Wet, cool forecasts seemed to affect crop markets Monday

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The threat of overnight frost may have boosted corn futures Sunday night. Forecasts for surprisingly cold temperatures and the threat of frost over the upper Midwest seemingly boosted corn futures somewhat in early Monday trading. The threat of damage seems small, so persistent soy weakness might drag the grains downward as well. December corn rose 1.0 cents to $4.60/bushel early Monday morning, while May added 0.5 cents to $4.80.

Rainy forecasts undercut the soy complex Monday morning. Although it’s arriving rather late, modest rains are now expected to cover the Corn Belt over the next two weeks. Given the size of the gains posted by the legume markets over the past six weeks, the drop is not terribly surprising. November soybeans fell 16.0 cents to $13.655/bushel in early Monday trading, while October soyoil slid 0.18 cents to 42.16 cents/pound, and October soymeal dipped $5.9 to $438.7/ton.

The wheat markets followed corn upward this morning. The weather forecast of frost potential during the next few days may have caused wheat futures to follow corn upward Sunday night. Canada’s large crop may be somewhat more vulnerable to damage, which may also be playing a role in the wheat rise. December CBOT wheat edged up 1.75 cents to $6.4325/bushel around dawn Monday, while December KCBT wheat gained 2.0 cents to $6.94, while December MGE futures advanced 1.25 cents to $7.07.

Cash news apparently boosted cattle futures as trading wrapped up last week. Weak prices in the wholesale and futures markets seemed to bode ill for the short-term outlook earlier in the week. However, late-week news that packers had paid steady-firm money for Great Plains cattle seemed quite encouraging. Friday’s CME gains almost surely reflected that. October cattle futures rallied 0.42 cents to 125.25 cents/pound at their Friday settlement, while December added 0.52 to 129.15. Meanwhile, October feeder cattle climbed 0.67 cents to 159.27 cents/pound, and January moved up 0.32 cents to 159.42.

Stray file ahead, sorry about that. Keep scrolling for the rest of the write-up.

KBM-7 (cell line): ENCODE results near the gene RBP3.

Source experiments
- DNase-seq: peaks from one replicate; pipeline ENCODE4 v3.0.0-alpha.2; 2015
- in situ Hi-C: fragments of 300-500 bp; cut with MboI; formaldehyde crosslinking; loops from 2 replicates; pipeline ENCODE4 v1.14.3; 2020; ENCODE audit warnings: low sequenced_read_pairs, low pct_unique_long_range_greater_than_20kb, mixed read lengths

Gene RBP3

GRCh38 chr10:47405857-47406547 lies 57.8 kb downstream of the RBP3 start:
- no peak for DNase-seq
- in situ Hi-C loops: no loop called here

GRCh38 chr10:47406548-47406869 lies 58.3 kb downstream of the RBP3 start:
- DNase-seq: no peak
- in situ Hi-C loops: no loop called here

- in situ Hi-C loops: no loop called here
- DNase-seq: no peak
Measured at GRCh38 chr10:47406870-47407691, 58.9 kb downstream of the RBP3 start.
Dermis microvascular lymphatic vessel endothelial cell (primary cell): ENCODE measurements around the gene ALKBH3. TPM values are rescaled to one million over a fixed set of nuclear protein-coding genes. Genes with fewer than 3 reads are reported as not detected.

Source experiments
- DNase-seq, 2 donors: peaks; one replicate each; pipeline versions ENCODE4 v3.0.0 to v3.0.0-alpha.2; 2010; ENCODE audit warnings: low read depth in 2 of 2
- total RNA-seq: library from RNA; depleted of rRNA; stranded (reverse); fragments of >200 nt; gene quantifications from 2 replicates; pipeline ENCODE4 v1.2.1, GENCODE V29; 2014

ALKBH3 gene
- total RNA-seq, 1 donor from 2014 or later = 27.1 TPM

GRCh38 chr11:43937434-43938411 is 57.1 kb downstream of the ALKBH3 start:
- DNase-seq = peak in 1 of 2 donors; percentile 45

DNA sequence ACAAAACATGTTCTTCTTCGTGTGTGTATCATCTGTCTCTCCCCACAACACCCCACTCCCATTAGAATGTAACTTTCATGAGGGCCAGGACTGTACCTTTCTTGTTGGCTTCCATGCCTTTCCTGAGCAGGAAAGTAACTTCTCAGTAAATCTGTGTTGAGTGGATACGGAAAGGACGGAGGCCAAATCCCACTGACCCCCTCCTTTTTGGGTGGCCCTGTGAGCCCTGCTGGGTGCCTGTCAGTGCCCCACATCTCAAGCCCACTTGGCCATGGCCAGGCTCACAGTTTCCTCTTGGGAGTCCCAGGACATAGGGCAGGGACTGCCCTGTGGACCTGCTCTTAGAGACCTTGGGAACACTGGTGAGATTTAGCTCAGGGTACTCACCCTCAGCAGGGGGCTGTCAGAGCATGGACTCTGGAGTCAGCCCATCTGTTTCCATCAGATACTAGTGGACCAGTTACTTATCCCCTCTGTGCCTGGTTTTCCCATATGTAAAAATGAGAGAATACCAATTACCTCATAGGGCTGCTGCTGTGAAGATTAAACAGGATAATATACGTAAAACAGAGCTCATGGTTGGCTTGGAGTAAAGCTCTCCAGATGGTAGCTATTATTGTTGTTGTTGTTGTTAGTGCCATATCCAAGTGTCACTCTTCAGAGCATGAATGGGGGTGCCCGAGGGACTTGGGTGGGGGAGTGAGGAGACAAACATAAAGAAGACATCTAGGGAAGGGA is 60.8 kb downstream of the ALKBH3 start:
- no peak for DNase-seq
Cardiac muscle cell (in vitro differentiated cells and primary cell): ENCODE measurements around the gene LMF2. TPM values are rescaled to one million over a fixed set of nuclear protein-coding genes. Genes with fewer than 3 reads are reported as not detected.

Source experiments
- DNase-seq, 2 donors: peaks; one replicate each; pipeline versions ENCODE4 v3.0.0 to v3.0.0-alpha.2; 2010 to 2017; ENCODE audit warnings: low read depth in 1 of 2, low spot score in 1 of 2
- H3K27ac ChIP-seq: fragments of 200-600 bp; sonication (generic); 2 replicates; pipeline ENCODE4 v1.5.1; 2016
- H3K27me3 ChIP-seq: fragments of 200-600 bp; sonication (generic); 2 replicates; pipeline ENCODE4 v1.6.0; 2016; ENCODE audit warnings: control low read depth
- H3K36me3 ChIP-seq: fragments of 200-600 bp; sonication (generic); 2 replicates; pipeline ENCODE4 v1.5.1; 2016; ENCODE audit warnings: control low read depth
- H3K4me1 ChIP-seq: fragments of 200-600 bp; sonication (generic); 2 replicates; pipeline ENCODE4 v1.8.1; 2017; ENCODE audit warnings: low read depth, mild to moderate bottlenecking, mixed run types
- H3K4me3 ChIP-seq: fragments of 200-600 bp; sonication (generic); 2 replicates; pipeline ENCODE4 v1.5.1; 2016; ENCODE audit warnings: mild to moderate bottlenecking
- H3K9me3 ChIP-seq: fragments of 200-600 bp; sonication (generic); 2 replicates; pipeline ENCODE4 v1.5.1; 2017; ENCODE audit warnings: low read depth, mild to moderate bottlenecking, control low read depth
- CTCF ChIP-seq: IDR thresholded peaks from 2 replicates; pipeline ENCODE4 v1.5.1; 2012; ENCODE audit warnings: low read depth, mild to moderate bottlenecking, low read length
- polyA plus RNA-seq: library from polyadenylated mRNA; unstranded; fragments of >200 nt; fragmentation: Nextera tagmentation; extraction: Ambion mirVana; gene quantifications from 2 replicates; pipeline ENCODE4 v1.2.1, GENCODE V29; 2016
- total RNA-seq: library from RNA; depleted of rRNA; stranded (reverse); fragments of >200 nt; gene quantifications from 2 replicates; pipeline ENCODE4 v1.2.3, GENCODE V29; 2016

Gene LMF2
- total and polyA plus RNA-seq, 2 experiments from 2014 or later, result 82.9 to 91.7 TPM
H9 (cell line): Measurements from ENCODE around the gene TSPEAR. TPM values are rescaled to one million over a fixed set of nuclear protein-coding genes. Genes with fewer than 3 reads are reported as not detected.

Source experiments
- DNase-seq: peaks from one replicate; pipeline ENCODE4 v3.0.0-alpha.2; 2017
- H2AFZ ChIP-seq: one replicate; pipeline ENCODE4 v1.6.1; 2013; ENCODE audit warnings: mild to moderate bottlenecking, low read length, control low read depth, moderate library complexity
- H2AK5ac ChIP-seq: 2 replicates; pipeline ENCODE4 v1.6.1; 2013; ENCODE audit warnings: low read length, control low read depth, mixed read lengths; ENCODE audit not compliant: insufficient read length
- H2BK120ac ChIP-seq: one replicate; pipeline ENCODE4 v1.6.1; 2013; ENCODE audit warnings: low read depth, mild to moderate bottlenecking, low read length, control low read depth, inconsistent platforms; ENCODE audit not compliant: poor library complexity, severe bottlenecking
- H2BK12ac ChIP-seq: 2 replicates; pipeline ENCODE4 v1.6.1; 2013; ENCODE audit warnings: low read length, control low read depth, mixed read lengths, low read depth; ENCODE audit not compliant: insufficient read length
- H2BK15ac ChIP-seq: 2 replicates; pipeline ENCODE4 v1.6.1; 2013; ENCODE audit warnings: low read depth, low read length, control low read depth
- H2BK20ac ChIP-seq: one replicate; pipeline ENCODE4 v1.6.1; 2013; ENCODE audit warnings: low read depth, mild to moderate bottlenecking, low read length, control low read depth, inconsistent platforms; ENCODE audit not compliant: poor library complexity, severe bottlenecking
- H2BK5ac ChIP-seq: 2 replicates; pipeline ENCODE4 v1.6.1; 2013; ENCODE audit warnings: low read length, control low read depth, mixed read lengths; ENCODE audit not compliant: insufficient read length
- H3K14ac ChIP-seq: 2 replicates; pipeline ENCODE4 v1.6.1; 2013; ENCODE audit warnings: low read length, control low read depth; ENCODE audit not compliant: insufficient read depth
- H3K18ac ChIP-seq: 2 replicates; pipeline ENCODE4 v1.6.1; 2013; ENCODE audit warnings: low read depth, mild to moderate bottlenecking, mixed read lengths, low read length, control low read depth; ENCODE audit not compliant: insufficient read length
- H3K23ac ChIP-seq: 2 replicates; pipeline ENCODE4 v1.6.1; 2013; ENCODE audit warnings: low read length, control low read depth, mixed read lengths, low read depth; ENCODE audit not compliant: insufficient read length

The CME hog market also benefited from cash strength last Friday. Cash gains encouraged hog traders again last week, especially with midday Friday wholesale quotes rising significantly as well. However, the CME market posted a mixed close after nearby October futures made a run at Wednesday’s high. October hog futures closed 0.50 cents higher at 90.70 cents/pound Friday, but December slipped 0.02 cents to 87.25.

Cotton futures seemed to follow soybeans lower Sunday night. Although the latest forecasts are generally dry for U.S. cotton growing areas over the next week or so, it’s probably late enough in the season to where rainfall might damage the fiber in the boll. That might explain the concurrent slide posted at the start of this week’s trading. December cotton futures sagged 0.28 cents to 84.18 cents/pound just after sunrise Monday, while March slumped 0.06 to 84.10.

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